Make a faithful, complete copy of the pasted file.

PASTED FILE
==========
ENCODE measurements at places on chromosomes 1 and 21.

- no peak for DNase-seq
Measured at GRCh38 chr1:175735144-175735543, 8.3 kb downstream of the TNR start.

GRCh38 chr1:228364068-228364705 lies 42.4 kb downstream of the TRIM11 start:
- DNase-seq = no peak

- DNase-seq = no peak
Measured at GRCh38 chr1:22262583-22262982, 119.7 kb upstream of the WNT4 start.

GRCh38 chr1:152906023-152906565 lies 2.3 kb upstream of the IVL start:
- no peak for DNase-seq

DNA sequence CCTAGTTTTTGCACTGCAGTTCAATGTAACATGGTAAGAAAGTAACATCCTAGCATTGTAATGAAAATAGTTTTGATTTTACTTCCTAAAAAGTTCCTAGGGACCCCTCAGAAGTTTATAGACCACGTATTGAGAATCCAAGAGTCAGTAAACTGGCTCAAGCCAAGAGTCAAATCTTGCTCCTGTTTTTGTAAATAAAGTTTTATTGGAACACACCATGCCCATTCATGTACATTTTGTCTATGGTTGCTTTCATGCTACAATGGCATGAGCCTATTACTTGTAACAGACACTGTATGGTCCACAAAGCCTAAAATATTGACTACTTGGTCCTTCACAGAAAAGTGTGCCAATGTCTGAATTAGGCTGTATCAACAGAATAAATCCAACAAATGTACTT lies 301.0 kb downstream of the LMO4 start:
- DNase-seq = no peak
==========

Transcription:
ENCODE measurements at places on chromosomes 1 and 21.

- no peak for DNase-seq
Measured at GRCh38 chr1:175735144-175735543, 8.3 kb downstream of the TNR start.

GRCh38 chr1:228364068-228364705 lies 42.4 kb downstream of the TRIM11 start:
- DNase-seq = no peak

- DNase-seq = no peak
Measured at GRCh38 chr1:22262583-22262982, 119.7 kb upstream of the WNT4 start.

GRCh38 chr1:152906023-152906565 lies 2.3 kb upstream of the IVL start:
- no peak for DNase-seq

DNA sequence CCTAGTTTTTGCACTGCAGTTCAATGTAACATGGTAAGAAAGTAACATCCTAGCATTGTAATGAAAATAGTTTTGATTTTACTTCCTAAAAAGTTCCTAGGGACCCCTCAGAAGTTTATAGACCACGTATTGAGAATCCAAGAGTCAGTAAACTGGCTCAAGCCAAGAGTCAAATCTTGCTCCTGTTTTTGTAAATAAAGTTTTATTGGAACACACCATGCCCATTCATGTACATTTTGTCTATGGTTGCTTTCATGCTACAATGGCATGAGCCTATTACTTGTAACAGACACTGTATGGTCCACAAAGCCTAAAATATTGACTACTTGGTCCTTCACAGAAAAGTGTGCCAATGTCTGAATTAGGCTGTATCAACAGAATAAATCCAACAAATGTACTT lies 301.0 kb downstream of the LMO4 start:
- DNase-seq = no peak